Over the last few weeks and months I’ve been asked by a lot of people about the content and layout of their CV, and, it’s still true that this couple of pages that describes your experience and skills is incredibly important, but it’s not the only way that potential employers and companies find out about you before considering you for a role. What people are finding more and more over the last couple of years is that when applying for a job online, the sites are asking for more than just this document. If you’ve applied online for anything recently you’ll have noticed that you may be asked for your LinkedIn profile, a cover letter, and even a website.
I’ve had some funny looks when I’ve said to people that they should have their own website, but this is quickly becoming the norm. More and more professionals, even those who don’t actively blog or put content online, are creating simple sites to showcase more than a LinkedIn or online work profile will show. There are many benefits to doing this, and, right now, you are still slightly ahead of the curve if you have one. It’s not just the techie people and social media gurus who have taken it upon themselves to create a site, and it’s something that I am increasingly recommending to job seekers.
Take the world of acting, which I first created a personal site for when I dabbled in it in my spare time, a CV or resumé is all well and good, but in that profession people want to see and hear you, and for a long time, budding actors have created their own sites to show their show reels, voice overs as well as their photo shoots. This is a great way of getting across more than just the black and white that appears on paper. Yes, you’ll say, but that industry relies on the visual and audio, but it’s not just this that you can get across by having you own web space.
In many roles you may be involved in projects such as product launches or sales drives or whatever your profession does, and the truth is that future employers are really interested in these. Try and remember back to the last time you had an interview and the people on the other side of the table asked you about achievements and projects. It happens all the time, but on a CV these tend to be boiled down to one or two lines, and if you’re luck the HR person reading them can grasp some of the scope or depth involved. Why not then, with whatever content and information you are allowed to make public, gather up as much content as possible and have this on a page on your own site so that people can see it before the interview, or even to get you to that interview stage.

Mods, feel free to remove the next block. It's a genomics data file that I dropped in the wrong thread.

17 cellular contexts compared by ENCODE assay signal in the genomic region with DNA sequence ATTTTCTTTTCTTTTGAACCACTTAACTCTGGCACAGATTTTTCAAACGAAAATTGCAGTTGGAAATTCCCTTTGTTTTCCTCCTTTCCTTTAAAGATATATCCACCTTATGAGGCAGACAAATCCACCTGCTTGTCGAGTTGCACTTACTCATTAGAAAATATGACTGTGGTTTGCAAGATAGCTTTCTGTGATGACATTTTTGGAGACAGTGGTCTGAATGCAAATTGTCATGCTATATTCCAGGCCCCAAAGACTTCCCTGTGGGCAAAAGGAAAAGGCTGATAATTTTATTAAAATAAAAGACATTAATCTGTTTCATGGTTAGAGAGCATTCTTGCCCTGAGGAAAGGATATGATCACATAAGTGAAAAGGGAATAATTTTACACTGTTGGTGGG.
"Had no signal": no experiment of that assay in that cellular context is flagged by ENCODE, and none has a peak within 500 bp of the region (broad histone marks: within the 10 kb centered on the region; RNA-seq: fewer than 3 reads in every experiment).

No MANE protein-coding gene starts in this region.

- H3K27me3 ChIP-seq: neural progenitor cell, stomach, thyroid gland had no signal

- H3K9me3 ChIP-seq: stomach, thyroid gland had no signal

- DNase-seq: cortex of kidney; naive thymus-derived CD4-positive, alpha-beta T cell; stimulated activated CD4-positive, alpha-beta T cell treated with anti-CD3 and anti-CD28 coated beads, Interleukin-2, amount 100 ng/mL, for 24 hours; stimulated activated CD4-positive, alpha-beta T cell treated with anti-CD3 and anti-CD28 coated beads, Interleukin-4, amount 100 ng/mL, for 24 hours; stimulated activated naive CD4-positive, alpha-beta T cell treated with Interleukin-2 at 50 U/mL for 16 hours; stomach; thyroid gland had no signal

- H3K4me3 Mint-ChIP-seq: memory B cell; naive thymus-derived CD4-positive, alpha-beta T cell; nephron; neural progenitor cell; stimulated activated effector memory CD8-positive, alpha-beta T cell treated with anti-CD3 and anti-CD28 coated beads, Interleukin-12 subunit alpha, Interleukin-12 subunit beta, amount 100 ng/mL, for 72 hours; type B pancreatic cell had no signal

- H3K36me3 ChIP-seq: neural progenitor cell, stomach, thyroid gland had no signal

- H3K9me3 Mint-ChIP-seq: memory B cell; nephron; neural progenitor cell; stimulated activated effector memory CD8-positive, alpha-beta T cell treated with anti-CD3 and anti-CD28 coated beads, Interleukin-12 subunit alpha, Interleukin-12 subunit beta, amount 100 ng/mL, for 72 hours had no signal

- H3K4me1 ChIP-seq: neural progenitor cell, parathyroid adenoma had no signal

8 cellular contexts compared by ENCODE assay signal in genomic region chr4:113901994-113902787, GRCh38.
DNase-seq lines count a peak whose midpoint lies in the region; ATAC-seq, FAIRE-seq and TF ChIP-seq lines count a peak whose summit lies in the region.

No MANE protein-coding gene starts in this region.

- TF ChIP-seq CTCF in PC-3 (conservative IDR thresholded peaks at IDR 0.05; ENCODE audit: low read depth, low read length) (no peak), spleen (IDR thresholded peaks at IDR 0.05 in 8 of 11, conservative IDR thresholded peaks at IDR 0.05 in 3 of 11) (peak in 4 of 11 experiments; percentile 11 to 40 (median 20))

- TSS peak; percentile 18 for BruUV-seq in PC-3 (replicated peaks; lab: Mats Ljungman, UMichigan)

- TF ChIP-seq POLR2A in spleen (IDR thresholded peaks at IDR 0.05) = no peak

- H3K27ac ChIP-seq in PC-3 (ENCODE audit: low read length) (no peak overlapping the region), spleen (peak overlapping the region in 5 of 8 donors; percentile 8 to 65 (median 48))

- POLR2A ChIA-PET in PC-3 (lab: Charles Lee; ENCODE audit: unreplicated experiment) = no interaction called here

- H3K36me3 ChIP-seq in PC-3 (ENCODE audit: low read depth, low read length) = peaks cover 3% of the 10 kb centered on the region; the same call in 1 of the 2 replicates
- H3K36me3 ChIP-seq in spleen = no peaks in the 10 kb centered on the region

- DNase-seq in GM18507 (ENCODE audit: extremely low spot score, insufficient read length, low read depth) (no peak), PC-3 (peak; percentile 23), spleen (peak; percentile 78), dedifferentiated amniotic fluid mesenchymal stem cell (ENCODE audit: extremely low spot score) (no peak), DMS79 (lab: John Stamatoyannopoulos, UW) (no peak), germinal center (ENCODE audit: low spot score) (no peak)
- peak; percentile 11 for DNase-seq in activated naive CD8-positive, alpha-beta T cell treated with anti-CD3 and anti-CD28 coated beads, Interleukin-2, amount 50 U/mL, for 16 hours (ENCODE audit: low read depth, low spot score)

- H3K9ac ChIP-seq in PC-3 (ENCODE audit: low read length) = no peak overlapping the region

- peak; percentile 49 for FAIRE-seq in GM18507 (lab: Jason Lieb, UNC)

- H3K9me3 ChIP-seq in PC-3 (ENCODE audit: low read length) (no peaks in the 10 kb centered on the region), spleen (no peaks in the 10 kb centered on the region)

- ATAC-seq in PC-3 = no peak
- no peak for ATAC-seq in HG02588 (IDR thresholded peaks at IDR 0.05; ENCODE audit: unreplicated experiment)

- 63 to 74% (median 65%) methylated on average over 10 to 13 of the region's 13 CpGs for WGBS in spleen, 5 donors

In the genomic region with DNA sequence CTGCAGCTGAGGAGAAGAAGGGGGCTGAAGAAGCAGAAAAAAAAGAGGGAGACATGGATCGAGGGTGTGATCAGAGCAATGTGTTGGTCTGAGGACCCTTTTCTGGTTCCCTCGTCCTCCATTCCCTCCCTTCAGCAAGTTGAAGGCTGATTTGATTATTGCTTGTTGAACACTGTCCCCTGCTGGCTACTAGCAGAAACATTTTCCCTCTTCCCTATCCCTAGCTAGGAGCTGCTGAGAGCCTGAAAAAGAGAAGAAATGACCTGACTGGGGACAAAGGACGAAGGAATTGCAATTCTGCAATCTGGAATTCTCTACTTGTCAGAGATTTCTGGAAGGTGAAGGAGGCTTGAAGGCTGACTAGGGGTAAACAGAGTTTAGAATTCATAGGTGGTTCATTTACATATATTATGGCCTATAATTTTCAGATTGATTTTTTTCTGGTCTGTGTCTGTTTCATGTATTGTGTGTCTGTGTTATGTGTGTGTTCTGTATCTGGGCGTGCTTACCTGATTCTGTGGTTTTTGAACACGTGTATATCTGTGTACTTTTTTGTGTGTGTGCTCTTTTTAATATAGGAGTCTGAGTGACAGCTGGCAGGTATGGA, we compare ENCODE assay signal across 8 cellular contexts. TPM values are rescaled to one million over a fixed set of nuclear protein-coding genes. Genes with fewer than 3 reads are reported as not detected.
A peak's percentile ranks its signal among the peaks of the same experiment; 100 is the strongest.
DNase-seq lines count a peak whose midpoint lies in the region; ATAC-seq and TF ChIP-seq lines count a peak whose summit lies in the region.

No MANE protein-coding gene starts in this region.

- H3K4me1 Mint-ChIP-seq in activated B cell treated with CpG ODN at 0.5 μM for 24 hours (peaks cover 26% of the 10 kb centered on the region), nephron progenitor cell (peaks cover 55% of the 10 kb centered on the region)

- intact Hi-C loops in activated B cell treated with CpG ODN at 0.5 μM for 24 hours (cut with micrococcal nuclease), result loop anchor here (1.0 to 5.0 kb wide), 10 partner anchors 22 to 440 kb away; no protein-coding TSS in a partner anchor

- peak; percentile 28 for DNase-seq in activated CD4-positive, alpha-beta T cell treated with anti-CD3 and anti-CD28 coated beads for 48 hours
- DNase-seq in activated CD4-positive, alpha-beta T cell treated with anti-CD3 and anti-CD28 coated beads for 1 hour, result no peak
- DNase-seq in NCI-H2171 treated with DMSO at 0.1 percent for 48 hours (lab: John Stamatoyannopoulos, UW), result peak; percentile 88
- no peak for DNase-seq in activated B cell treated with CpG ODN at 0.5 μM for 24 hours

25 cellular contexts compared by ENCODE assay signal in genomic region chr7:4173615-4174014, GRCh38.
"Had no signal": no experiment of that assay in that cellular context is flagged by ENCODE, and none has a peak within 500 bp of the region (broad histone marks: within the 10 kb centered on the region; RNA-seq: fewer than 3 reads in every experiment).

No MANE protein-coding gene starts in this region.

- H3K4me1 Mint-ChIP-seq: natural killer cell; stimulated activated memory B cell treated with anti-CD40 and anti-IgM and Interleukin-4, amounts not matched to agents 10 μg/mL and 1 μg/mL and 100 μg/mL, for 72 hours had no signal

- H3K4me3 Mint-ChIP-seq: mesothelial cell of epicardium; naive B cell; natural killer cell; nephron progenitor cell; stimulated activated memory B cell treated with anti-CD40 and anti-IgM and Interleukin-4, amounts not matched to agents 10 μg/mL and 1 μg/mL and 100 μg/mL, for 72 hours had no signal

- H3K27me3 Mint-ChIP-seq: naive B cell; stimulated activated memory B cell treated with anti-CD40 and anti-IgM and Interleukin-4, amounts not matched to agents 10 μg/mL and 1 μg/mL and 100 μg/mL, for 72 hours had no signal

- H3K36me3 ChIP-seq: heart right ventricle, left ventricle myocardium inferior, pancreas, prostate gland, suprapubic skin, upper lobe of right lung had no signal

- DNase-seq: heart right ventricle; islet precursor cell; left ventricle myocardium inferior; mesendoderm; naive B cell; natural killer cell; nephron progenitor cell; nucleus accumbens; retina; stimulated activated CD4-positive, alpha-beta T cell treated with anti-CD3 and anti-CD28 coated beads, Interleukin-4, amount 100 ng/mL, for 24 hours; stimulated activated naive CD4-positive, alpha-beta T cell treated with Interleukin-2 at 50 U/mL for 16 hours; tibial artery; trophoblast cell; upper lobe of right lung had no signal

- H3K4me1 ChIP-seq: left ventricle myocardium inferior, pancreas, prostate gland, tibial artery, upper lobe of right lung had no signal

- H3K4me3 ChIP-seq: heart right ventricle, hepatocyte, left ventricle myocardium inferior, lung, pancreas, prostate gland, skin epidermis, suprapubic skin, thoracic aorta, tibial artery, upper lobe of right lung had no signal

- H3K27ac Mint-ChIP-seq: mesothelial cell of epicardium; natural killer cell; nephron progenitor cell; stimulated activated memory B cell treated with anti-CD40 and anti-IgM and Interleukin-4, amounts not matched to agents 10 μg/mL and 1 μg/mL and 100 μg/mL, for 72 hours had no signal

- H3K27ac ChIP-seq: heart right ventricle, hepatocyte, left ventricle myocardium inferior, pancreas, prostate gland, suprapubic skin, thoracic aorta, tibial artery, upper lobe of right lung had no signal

Are employers really looking at personal sites though? The answer is ‘yes’ they really are. They are looking for the best candidate and best fit for their organisation at the end of the day, and why wouldn’t you want to give them as many reasons as possible to feel that you are that person. A 2 page CV will tell them bullet points, a well laid out website can tell them everything. Don’t get me wrong, it’s a tough one to get right, too much content all at once and you dilute your message, too little and they may feel that it was a waste of time going to the site. The best advice I can give is to take your CV and elaborate on the things you have achieved and what you are proud of.
Anyone who says they can’t do a website, I beg to differ. With services like WIX and SquareSpace, a simple yet elegant site can be put together in less than a day, and this, combined with you CV is more tools in your belt when approaching recruiters. Do remember to put a link to the site on your CV and LinkedIn pages though. Not much good if no one can find it.
This brings me back to the CV itself. You have probably spend a lot of agonizing time trying to get the layout and content just right on the pages, and it would be a shame if it all looked like a mess by the time it got to the relevant person in an organisation. The unfortunate truth is that for a lot of formats online, including Word .doc files the formatting can change dramatically depending on how its sent, the version they are using and half a dozen other factors, and I’ve seen, even when people send me CV’s to look over it comes out not looking the way they’d hoped. If possible try to send as a format that’s designed to look good no matter how it’s being viewed. If you can save as a PDF for example, this (for the most part) looks the same on any screen, PC or Mac as the formatting is coded into it. In general it also means that content can’t be altered, which is good to prevent accidental mistakes by saving the Word version not realizing you’ve put in extra characters.
Lastly your cover letter. This is probably the toughest aspect of all as there is so much room for personal bias and the letter is entirely subjective. I often get asked if it should be funny, bold, professional, direct or personal and the unfortunate answer is all of the above. You need this letter to stand out from the crowd and being personal yet professional is the way to go. Imagine you’re on a talk show and you’re being interviewed on who you are and you are close to what the tone should be. Factual without being boring or listing off achievements, funny while being respectful and professional and memorable without being in your face. This is a fine line to walk and may require different versions and iterations depending on the role and company you are applying to. But don’t be afraid to talk about who and what you are rather than your roles as the CV does this for you.